27 Nov 2018

Croatian women, who owns your bodies?

In Croatia, the right to conscientious objection in reproductive health extends from gynecological clinics to pharmacy counters. 

Lidija Pisker
Lidija Pisker NewsMavens, Balkans
Croatian women, who owns your bodies? - NewsMavens
Woman, Pixabay

Why this story matters:

A doctor's refusal to issue birth control pills to a customer in Zagreb divided Croatian public opinion. Some see it as a continuation of the fight against women rights, while others believe doctors should be free to be excluded from a practice they think is wrong on the grounds of their religious, moral or personal beliefs. 

In an interview with Nova TV, Ana Soldo of the Croatian Medical Chamber said that the rights of one group cannot be prioritized over the rights of the other, meaning that doctors have a right to conscientious objection in the same way that women have the right to decide what happens to their body. 

But if the exercise of rights and beliefs of the pharmacist has an impact on the patient's health and access to care, there's no defense for the "conscientious objection" argument -- not only in reproductive health, but for healthcare in general.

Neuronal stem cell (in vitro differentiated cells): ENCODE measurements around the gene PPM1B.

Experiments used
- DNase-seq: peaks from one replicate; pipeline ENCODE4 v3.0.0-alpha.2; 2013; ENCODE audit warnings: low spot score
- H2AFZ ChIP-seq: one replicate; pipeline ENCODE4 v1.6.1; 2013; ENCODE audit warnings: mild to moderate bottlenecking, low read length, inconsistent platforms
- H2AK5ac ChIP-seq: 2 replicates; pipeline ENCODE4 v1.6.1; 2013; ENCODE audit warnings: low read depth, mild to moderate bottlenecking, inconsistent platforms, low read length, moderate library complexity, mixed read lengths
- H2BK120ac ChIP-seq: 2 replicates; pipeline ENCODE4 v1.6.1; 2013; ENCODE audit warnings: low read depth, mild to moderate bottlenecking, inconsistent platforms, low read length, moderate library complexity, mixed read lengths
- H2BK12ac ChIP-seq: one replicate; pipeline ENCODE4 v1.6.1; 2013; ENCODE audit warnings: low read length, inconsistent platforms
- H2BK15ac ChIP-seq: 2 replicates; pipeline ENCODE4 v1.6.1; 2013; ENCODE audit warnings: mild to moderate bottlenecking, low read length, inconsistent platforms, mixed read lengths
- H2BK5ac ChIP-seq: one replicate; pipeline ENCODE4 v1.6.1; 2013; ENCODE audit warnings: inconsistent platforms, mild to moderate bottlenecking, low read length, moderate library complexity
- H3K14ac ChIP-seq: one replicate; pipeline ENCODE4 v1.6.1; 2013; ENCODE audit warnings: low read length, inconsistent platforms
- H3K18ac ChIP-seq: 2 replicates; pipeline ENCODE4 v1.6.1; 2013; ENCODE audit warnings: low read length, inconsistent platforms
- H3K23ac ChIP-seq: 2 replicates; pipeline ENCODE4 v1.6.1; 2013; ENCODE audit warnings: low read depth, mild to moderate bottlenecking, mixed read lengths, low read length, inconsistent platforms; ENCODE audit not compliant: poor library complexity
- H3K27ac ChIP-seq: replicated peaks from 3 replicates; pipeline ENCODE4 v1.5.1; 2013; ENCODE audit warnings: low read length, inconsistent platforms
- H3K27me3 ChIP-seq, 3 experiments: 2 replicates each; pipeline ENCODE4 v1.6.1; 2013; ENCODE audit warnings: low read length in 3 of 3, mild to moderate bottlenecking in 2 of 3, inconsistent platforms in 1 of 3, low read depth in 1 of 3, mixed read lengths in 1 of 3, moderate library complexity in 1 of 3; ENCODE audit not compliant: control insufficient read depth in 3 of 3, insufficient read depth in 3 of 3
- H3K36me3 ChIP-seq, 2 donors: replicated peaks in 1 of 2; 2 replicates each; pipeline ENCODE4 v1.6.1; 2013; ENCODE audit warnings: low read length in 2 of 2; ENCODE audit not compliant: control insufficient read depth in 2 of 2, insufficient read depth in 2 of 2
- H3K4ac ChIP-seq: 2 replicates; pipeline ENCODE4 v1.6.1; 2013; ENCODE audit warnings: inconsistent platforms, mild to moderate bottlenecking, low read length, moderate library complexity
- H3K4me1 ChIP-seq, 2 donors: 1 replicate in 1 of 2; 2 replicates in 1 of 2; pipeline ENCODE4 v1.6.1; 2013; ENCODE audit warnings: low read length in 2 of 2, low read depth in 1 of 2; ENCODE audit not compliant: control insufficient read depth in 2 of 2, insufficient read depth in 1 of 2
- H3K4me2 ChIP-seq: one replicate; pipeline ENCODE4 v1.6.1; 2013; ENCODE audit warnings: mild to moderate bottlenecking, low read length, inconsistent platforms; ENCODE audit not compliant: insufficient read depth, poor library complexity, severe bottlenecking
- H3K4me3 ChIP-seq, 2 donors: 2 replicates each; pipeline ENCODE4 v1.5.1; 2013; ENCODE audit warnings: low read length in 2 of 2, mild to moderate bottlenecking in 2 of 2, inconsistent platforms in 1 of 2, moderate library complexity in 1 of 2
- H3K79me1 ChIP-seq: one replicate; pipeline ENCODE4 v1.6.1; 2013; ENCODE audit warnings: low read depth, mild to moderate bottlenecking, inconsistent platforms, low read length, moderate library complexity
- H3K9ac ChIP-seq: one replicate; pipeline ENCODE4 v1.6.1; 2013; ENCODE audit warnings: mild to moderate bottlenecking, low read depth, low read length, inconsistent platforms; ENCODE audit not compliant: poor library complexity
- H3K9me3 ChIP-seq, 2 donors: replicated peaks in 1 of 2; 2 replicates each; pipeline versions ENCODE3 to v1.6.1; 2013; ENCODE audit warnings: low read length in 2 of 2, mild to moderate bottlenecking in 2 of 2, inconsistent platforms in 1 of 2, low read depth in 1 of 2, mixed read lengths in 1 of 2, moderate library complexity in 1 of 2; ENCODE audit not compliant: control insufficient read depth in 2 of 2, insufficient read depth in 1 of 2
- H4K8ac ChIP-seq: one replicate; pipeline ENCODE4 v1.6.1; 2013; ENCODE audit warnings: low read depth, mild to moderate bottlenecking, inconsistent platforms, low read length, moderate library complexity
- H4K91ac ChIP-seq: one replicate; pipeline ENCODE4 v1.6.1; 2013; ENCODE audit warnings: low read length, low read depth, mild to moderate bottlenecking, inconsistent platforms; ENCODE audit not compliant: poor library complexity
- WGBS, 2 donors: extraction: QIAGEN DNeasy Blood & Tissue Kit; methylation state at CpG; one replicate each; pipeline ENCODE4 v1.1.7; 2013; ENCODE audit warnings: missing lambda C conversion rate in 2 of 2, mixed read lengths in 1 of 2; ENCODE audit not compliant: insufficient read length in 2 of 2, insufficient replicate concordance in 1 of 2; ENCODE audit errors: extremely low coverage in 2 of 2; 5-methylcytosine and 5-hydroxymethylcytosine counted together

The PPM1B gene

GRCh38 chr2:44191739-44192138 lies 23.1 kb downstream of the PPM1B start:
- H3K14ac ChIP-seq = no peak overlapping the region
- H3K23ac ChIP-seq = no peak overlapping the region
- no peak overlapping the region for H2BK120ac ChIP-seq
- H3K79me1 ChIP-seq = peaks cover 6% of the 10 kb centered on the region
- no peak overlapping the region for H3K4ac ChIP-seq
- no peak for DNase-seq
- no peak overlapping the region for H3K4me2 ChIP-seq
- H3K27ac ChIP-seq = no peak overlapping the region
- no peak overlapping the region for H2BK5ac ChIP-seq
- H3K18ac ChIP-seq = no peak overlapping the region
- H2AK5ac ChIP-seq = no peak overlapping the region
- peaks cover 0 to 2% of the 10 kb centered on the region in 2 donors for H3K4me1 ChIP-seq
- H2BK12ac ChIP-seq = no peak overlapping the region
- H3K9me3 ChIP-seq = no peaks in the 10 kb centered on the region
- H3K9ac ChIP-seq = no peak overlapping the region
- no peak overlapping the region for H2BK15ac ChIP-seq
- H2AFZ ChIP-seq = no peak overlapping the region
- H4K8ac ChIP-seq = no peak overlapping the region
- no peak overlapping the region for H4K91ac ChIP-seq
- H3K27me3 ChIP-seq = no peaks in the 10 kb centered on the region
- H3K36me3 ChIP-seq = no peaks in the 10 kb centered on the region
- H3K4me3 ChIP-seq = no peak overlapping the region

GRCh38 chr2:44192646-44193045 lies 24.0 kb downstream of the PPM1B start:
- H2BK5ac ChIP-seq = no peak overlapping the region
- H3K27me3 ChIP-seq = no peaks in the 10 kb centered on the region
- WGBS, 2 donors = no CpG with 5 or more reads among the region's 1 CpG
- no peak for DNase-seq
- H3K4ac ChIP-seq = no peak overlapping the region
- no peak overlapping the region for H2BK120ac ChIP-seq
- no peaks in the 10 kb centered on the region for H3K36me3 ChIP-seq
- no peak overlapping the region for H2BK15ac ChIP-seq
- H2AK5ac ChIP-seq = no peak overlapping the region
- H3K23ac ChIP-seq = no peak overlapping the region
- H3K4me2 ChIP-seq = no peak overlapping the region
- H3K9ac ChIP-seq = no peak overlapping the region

Details from the story:

  • A doctor who refused to sell contraceptive pills in a pharmacy in Zagreb told the customer that she doesn't approve of pills as a form of contraception and therefore, she cannot sell them. No other employee was in the pharmacy at the time. The doctor suggested that the patient to come back the next day, when another person should be working. 
  • "The pharmacist has a right to conscientious objection only if -- by doing that -- he/she doesn't jeopardize life and health of the patient," the ethical code of Croatian doctors states. 
  • This is not the first time a pharmacist has denied a patient's rights. The first registered case took place in Dalmatia several years ago, according to Croatian media. 
  • Conscientious objection to abortion is common among Croatian doctors. Abortion is legal, but doctors have the right to refuse to do it. 

Project #Femfacts co-financed by European Commission Directorate-General for Communications Networks, Content and Technology as part of the Pilot Project – Media Literacy For All

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